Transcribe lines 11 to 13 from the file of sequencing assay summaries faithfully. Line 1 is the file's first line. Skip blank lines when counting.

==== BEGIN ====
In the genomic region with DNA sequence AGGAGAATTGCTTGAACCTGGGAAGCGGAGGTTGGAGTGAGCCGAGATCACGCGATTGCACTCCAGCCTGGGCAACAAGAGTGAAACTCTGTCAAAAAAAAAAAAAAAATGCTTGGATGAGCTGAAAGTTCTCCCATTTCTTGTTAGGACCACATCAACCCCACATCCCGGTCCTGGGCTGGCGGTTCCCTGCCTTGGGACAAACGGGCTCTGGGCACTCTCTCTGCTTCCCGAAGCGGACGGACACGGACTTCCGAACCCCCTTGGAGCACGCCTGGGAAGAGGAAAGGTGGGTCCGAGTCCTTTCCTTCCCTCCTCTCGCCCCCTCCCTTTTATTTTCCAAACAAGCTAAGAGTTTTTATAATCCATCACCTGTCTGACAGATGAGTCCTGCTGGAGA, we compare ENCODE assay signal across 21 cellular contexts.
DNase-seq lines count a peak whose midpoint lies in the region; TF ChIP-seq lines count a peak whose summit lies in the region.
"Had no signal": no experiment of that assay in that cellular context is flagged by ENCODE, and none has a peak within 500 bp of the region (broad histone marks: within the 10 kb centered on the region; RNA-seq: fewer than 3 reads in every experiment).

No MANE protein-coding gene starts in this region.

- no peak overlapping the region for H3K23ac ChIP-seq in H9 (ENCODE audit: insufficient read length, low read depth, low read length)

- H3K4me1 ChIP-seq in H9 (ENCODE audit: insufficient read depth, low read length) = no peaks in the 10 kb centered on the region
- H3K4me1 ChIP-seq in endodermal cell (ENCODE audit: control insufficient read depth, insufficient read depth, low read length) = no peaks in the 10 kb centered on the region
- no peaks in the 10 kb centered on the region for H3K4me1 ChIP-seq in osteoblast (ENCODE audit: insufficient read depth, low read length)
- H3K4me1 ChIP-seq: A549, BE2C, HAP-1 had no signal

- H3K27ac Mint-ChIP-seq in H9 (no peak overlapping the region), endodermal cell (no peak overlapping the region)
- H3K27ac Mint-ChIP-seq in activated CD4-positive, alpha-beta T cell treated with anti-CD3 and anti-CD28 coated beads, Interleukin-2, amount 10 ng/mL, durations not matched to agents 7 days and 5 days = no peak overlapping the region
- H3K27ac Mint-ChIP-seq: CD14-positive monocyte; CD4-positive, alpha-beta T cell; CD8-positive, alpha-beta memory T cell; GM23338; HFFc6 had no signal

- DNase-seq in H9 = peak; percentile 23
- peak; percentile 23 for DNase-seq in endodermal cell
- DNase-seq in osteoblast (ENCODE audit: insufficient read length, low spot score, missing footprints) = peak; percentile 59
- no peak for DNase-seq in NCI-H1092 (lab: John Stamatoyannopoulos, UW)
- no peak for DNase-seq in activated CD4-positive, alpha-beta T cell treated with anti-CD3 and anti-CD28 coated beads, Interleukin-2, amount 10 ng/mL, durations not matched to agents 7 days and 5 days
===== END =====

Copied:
- H3K27ac Mint-ChIP-seq in activated CD4-positive, alpha-beta T cell treated with anti-CD3 and anti-CD28 coated beads, Interleukin-2, amount 10 ng/mL, durations not matched to agents 7 days and 5 days = no peak overlapping the region
- H3K27ac Mint-ChIP-seq: CD14-positive monocyte; CD4-positive, alpha-beta T cell; CD8-positive, alpha-beta memory T cell; GM23338; HFFc6 had no signal

- DNase-seq in H9 = peak; percentile 23